Articles which report on clinical trials must follow the WHO definition of a clinical trial.
In accordance with the ICMJE guidelines, all trials initiated from July 1st, 2005 must be registered in an approved registry. Unregistered trials will not be considered. Where participant recruitment began before trials were publicly registered, authors must a) register all related clinical trials and include the relevant information, in the Methods section, and b) explain the reason for failing to register before participant recruitment, in the Methods section.
Specifically, authors must provide a copy of the trial protocol and a completed CONSORT (or TREND) checklist as supplemental information (these documents will also be published with the manuscript, if accepted). The CONSORT flow diagram must also be included, preferably as Figure 1 of the manuscript. The manner of the informed consent should be discussed in the article, and if consent was written, an empty copy of the patient consent form should be provided as a Confidential Supplemental Information file.
Reports of systematic reviews and meta-analyses must include a PRISMA flow diagram as Figure 1, and a completed PRISMA checklist as a Supplemental File (not only with page references, but also with sufficient text excerpted from the manuscript to explain how all applicable items were accomplished).
PeerJ requires the prospective registration of systematic reviews (for example, in a registry such as PROSPERO). Authors should provide the registry number in the abstract. Registry details and protocols will be made available to Academic Editors and reviewers, and published with the final version of the paper.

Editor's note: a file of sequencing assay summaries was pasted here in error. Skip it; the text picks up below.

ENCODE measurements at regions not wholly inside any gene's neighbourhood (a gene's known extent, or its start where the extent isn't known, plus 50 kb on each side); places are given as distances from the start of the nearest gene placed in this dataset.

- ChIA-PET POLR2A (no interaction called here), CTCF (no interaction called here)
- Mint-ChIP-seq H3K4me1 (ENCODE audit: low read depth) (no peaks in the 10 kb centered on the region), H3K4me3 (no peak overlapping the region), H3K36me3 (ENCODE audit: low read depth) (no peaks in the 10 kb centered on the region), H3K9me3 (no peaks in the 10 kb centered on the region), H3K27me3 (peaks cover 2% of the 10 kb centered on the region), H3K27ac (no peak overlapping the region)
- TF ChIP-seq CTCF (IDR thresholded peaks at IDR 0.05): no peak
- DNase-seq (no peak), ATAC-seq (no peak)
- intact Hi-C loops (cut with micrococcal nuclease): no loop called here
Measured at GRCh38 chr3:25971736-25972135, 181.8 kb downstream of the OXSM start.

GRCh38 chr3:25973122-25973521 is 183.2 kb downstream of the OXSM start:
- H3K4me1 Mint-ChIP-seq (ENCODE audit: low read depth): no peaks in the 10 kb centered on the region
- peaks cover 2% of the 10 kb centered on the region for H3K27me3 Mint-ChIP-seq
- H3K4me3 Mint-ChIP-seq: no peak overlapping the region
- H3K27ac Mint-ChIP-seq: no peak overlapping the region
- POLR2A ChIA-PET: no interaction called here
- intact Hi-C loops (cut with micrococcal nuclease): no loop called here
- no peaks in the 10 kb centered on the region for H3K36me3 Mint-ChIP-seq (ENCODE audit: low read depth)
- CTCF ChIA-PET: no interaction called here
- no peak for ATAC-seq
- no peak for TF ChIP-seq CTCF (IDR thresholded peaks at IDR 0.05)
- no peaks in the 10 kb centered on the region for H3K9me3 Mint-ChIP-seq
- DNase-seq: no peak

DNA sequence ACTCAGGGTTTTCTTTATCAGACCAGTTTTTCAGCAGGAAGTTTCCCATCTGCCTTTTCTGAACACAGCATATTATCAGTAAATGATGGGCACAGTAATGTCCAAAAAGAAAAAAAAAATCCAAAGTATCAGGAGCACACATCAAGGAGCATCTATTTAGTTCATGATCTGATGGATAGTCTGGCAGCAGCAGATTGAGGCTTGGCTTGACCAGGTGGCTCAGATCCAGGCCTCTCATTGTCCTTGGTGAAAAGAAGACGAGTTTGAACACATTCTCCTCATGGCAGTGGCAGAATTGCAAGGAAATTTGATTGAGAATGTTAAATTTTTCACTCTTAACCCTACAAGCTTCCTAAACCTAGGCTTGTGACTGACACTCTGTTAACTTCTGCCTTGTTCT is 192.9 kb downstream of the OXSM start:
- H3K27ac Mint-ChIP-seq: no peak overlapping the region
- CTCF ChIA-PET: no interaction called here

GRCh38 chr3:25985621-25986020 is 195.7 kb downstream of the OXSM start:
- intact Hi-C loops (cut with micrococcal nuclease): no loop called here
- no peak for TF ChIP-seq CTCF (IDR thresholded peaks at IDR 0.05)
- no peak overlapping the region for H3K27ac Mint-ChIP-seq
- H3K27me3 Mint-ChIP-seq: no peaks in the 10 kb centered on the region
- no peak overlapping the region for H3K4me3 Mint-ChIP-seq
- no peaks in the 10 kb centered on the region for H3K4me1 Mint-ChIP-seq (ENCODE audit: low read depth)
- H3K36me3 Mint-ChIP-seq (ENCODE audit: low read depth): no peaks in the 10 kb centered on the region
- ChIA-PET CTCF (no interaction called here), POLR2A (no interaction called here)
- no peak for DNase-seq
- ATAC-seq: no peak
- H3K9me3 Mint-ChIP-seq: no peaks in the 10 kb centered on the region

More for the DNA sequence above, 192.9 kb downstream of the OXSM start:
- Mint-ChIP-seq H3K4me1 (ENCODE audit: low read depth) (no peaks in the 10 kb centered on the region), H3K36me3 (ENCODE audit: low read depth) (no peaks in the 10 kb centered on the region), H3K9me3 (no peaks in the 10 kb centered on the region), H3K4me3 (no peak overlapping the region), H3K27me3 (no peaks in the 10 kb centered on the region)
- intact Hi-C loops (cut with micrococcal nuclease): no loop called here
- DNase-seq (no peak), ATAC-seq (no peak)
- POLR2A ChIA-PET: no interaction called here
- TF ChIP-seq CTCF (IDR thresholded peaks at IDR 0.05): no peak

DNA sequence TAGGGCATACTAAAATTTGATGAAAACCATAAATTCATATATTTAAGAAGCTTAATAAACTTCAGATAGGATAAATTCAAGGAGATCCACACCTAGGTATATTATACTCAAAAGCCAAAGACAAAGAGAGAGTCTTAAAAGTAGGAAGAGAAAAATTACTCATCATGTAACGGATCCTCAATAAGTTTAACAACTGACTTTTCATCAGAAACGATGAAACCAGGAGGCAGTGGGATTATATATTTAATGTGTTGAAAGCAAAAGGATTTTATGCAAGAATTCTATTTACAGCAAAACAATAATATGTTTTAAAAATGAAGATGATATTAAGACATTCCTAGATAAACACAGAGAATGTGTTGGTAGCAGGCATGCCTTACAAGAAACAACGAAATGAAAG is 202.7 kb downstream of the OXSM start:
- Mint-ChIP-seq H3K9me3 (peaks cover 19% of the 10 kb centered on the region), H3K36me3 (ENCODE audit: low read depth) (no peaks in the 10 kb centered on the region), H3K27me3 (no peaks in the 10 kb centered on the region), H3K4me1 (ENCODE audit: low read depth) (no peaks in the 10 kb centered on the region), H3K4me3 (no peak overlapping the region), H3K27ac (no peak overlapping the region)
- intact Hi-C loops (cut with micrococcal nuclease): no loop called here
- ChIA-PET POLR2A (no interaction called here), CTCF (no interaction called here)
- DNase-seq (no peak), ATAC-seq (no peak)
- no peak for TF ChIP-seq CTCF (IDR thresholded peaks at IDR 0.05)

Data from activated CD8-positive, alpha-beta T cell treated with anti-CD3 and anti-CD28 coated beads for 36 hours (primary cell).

Authors should identify (within their Methods section) the authors who performed the search strategy.
Systematic reviews or meta-analyses should include those terms in the Title, Abstract and / or full manuscript.
Authors should provide the following information in a Supplemental File: 1. The rationale for conducting the meta-analysis; 2. The contribution that the meta-analysis makes to knowledge in light of previously published related reports, including other meta-analyses and systematic reviews.
For meta-analyses on topics that include genetics, authors should provide a completed checklist (as a Supplemental File) outlining information about the study. Download genetics checklist (.doc).
Manuscripts that report on population genetics should include special justification for presenting data based on both limited genetic data (<10 microsatellites or a single, low variability mtDNA region) and/or small sample sizes (<100 individuals). PeerJ does not publish primer notes. Manuscripts that report the characterization of specific primers (such as microsatellites) should include substantial biological analyses, and address a biological question or hypothesis as the focus of the submission.